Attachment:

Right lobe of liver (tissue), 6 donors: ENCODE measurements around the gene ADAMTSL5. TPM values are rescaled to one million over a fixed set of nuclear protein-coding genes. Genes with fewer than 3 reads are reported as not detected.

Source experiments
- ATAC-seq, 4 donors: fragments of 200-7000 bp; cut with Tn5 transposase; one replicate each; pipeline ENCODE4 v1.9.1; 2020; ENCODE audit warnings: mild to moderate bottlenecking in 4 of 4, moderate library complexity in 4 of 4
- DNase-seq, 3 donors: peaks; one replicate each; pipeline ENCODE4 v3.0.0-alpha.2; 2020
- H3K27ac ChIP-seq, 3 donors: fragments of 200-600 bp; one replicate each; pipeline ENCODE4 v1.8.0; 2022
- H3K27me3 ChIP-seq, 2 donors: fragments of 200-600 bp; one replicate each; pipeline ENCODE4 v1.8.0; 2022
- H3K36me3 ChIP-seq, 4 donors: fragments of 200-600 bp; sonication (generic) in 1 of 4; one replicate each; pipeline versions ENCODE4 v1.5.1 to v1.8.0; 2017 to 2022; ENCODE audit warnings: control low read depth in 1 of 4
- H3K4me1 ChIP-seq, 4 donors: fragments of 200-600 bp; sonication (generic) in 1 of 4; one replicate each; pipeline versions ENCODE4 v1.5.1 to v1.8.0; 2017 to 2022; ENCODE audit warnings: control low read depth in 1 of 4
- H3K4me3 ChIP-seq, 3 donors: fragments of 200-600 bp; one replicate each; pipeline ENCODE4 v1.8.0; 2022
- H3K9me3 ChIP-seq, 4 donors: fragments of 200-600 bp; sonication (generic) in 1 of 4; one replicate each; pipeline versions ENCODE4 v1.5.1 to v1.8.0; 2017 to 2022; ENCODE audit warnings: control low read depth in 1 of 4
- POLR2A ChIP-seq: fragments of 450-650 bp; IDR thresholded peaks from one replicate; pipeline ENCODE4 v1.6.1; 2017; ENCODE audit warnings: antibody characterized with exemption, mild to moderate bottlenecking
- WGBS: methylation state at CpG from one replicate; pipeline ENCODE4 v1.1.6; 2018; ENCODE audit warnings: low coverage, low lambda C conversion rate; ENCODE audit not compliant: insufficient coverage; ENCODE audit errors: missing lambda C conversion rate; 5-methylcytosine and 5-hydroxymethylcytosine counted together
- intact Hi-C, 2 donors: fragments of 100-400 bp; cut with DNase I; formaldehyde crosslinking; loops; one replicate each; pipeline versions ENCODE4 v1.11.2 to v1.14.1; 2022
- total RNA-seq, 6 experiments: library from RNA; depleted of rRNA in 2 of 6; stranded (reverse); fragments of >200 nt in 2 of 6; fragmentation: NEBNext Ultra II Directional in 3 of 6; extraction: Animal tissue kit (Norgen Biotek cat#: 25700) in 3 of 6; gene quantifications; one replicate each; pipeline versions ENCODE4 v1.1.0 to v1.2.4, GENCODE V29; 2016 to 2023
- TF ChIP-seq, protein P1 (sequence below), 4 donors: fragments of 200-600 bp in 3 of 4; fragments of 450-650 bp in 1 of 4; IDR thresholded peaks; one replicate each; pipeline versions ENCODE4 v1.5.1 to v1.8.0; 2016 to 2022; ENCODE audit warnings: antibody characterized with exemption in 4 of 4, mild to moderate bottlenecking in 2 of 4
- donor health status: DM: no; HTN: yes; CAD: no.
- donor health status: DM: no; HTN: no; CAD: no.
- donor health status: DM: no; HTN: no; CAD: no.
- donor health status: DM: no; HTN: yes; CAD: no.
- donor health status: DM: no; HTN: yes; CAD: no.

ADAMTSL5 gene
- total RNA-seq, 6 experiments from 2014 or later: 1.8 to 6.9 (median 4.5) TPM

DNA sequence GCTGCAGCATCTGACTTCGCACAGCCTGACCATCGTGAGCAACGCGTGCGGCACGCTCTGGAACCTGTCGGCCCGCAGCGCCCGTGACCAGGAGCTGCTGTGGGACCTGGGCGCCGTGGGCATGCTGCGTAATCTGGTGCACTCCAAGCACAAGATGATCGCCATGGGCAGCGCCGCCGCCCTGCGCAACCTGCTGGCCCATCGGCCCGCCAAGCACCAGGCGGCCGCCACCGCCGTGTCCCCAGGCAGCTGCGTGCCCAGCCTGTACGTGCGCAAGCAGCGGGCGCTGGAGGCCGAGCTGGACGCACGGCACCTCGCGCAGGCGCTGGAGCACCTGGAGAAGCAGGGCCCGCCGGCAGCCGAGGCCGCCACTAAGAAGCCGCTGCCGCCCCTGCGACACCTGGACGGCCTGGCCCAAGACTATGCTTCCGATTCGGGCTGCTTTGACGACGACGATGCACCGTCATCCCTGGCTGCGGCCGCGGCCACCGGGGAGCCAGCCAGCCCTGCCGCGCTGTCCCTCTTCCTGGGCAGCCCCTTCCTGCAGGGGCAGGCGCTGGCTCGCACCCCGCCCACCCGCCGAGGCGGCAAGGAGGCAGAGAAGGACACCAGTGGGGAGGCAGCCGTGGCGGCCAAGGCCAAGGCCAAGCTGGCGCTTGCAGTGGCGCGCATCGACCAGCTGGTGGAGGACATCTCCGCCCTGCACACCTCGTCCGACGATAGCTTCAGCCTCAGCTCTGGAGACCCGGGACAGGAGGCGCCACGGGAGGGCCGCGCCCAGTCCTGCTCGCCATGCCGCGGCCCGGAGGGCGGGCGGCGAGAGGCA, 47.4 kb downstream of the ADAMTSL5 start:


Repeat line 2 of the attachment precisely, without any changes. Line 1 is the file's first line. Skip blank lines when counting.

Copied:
Source experiments